Conversation: 336-008Prev: 336-007 Next: 336-009
Start Date: 8-May-1972 1:15 PM
End Date: 8-May-1972 2:30 PM
Participants:Nixon, Richard M. (President); Haldeman, H. R. ("Bob"); Kissinger, Henry A.; White House operator; Rush, [David] Kenneth; White House operator; [Unknown person(s)];
Recording Device: Old Executive Office Building
Full Tape Conversation Start Time: 00:19:06
Full Tape Conversation End Time: 01:32:54
On May 8, 1972, President Richard M. Nixon, H. R. ("Bob") Haldeman, Henry A. Kissinger, White House operator, [David] Kenneth Rush, White House operator, and unknown person(s) met in the President's office in the Old Executive Office Building from 1:15 pm to 2:30 pm. The Old Executive Office Building taping system captured this recording, which is known as Conversation 336-008 of the White House Tapes.
Nixon Library Finding Aid:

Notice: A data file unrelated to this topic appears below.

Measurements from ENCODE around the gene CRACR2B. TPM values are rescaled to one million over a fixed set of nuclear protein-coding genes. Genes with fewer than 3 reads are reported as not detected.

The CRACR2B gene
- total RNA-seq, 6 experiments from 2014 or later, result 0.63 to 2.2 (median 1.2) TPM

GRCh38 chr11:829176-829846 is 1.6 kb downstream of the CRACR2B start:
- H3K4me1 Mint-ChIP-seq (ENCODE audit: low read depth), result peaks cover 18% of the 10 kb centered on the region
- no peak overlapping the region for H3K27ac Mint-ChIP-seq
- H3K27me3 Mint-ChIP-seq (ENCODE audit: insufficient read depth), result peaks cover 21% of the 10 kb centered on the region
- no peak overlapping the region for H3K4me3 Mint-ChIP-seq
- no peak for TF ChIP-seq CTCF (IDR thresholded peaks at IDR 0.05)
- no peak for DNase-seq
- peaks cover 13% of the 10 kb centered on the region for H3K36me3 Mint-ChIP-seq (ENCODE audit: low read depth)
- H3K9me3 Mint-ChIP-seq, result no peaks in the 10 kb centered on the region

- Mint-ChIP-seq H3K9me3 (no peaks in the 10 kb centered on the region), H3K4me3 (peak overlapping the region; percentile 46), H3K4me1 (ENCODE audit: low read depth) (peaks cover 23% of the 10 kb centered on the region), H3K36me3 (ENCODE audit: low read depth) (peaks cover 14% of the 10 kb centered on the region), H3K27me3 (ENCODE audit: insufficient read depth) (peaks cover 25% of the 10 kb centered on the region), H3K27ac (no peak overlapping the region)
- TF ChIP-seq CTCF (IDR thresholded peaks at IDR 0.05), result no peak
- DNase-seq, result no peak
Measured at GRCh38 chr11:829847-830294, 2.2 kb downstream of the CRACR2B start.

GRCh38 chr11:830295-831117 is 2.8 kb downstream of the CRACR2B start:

Conversation No. 336-8 Date: May 8, 1972 Time: 1:15 - 2:30 pm Location: Executive Office Building The President met with H. R. (“Bob”) Haldeman. [Discontinuities in the conversation appear in the original recording.] President’s schedule -A meeting -Time Vietnam -President’s policies -Veterans -Support -Opposition -President’s actions -John B. Connally -Blockade -Soviet summit -Possible cancellation -Seperability -Risks -Edward M. Kennedy -Hue -Television coverage -Nature of reports -Henry A. Kissinger -Leonid I. Brezhnev -Negotiations -Kissinger’s schedule 8 NIXON PRESIDENTIAL MATERIALS STAFF Tape Subject Log (rev. Nov-01) Conv. No. 336-8 (cont.) -Paris trip -Collapse -Soviet Summit -Agreements -Timing of blockade -Possible South Vietname collapse -Melvin R. Laird -Senate -J. William Fulbright, John C. Stennis -Advice -Risks -South Vietnam collapse -Hue -South Vietnamese morale -Blockade and mining of Haiphong -South Vietnamese morale -Soviet summit -Timing -Possible South Vietnam collapse -Postponement -Timing -Negotiations -North Vietnam offensive -Political risks -Kennedy -Connally’s advice -President’s goals -Peace Abortion -President’s letter to Terence Cardinal Cooke -John D. Ehrlichman -Release -Circumstances -Review -Ehrlichman -John N. Mitchell -Patrick J. Buchanan -Haldeman’s advice -Mitchell -Ehrlichman -Committee to Re-elect the President [CRP] role 9 NIXON PRESIDENTIAL MATERIALS STAFF Tape Subject Log (rev. Nov-01) Conv. No. 336-8 (cont.) -Ehrlichman’s advice -Issue of public release -Peter M. Flanigan -Ehrlichman -Buchanan -Public release -Nelson A. Rockefeller -New York legislation -Effect -Release -Ehrlichman’s explanation -Rockefeller -Abortion bill -Rockefeller’s veto -Release -Flanigan’s advice -Anti-abortion supporters -Rockefeller’s report -Demonstrations in Albany Henry A. Kissinger entered at 1:35 pm. German treaties -Call from Egon Bahr -Message from the President Anatoliy F. Dobrynin -Forthcoming meeting with Kissinger -[David] Kenneth Rush Vietnam -Blockade -Support -William P. Rogers -Timing -Rush Kissinger talked with the White House operator at an unknown time between 1:35 and 2:10 pm. [Conversation No. 336-8A] [See Conversation No. 24-3] 10 NIXON PRESIDENTIAL MATERIALS STAFF Tape Subject Log (rev. Nov-01) Conv. No. 336-8 (cont.) [End of telephone conversation] Vietnam -Soviet summit -Impact of blockade -Haldeman’s view Kissinger talked with rush at an unknown time between 1:35 and 2:10 pm. [Conversation No. 336-8B] [See Conversation No. 24-4] [End of telephone conversation] Kissinger talked with the White House operator at an unknown time between 1:35 and 2:10 pm. [Conversation No. 336-8C] Call To Alexander M. Haig, Jr. [End of telephone conversation] Vietnam -Blockade -Soviet summit -Possible cancellation -Risks -Hue collapse -Significance -South Vietnam collapse -Significance -Brezhnev -Summit agreements -World peace -Timing -Kissinger’s schedule -Camp David -Soviet summit -German treaty -President’s decision 11 NIXON PRESIDENTIAL MATERIALS STAFF Tape Subject Log (rev. Nov-01) Conv. No. 336-8 (cont.) -Hue collapse -Timing -Significance -Timing -President’s decision -The President’s view An unknown person entered at an unknown time after 1:35 pm. Delivery of lunch The unknown person left at an unknown time before 2:10 pm. Vietnam -Blockade -President’s decision -Timing -German Treaty -Failure to act -Meaning -The President’s view -Timing -Negotiations -Delay in decision -Possible South Vietnam collapse -Possible US defeat -Laird’s view -Soviet interpretation -North Vietnam offensive -Kissinger’s view -Hue -Objectives -Saigon -Soviet summit -Probability of military setbacks -Kissinger’s view -Kontum -Press reporting -The President’s view -Probability of Kontum collapse -Rogers -Connally’s advice 12 NIXON PRESIDENTIAL MATERIALS STAFF Tape Subject Log (rev. Nov-01) Conv. No. 336-8 (cont.) -US bargaining position -Public opinion -Soviet Summit -US bombing -Hanoi -Haiphong -Cancellation possibility -Bombing -Duration -Kisssinger’s view -South Vietnam collapse -Impact -Cancellation -Impact on forthcoming election -Importance -Impact on US loss in Southeast Asia -Soviet prestige -North Vietnam offensive -Tanks -Laird -Numbers and size -US tanks in South Vietnam -Laird -Soviet summit -President’s decision to blockade -Air strikes -Hanoi, Haipong -Risk of South Vietnam collapse -Blockade and mining -Effect on North Vietnam strategy -Duration -Impact on North Vietnam -Impact on Soviets -Soviet summit -Possible cancellation -Likelihood -Kissinger’s view -Lyndon B. Johnson -Air strikes -Connally’s advice -Effectiveness -Blockade 13 NIXON PRESIDENTIAL MATERIALS STAFF Tape Subject Log (rev. Nov-01) Conv. No. 336-8 (cont.) -Effectiveness -South Vietnam survival -Comparison with bombing -South Vietnam defeat -Consequences for US -Connally’s view -Rogers’s view -Haldeman’s view -Domestic public opinion -Haiphong -Consequences for the President -Forthcoming presidential campaign -Blockade -President’s purpose -Prisoners of war [POWs] -Laird’s view -President’s forthcoming speech -Numbers -US withdrawal -Impact on North Vietnam -President’s final decision -President’s forthcoming speech -Democratic Caucus -Kissinger briefing -President’s meeting with Michael J. Mansfield -Resolution to end the war -Delay -Soviet summit -President’s meeting with Congressional leaders -Fulbright, Stennis -Attendees -Fulbright -Allen J. Ellender -Timing -Attendees -Possible Congressional response -Kissinger’s view -Senate request -Blockade decision -Haldeman’s opinion -Comparison with Cambodia -Briefing of Congressmen 14 NIXON PRESIDENTIAL MATERIALS STAFF Tape Subject Log (rev. Nov-01) Conv. No. 336-8 (cont.) -Rogers -Laird -Kissinger -President’s speech -Notification of Congressional leaders -Mansfield -Handling -President’s manner -Haldeman’s view -Rogers -Fulbright -Comparison with President’s Cambodian announcement -Timing -Reasons -Legal aspects of blockade -Haig -Rogers -Attendees -Appropriations Committee -Armed Services Committee -The President’s view -Ellender -Appropriations Committee -Armed Services Committee -George H. Mahon -Telephone call -A previous dinner attended by Kissinger -Thomas W. Braden -Frank F. Church -Fulbright -President’s terms -The President’s view -Blockade -Ceasefire -POWs -US withdrawal -Cabinet meeting -Kissinger’s view -Rogers -President’s appearance -Cabinet Room -Television speech 15 NIXON PRESIDENTIAL MATERIALS STAFF Tape Subject Log (rev. Nov-01) Conv. No. 336-8 (cont.) -President’s remarks -Position -Support for the President’s decision to blockade -Haldeman’s view -Rogers Haldeman left at 2:10 pm. Kissinger talked with Haig at 2:10 pm. [Conversation No. 336-8D] -Notification of blockade decision -Haldeman -Laird -Washington Special Action Group [WSAG] [End of telephone conversation] -President’s decision -Kissinger’s view -President’s forthcoming speech -Soviet weapons -Deletions and additions -Draft -Rose Mary Woods -Civilian casualties -Delivery on television -Time -Comparison to John F. Kennedy’s Cuban missile crisis speech -Length -Announcement -Escalation -US peace offers -Rejection by North Vietnam -Wording -US troops in Vietnam -Numbers -Withdrawal -Number -Wording -Soviet weapons 16 NIXON PRESIDENTIAL MATERIALS STAFF Tape Subject Log (rev. Nov-01) Conv. No. 336-8 (cont.) -Delivery to North Vietnam -US aid to South Vietnam -Wording -Implementation of blockade -Communications -Soviet aid to North Vietnam -Surrender -Hanoi -Saigon -Draft -Woods’s suggestion for the conclusion -President’s letter to Brezhnev -Dobrynin -Kissinger’s review -Woods -Completion Vietnam -President’s forthcoming speech on the blockade -Military action -Ceasefire -Extent -Supervision -Extent -Outcome -Previous National Security Council [NSC] meeting -Outcome -Laird -Position -Rogers -Support for the President -Public opinion -President’s decision Kissinger left at 2:30 pm.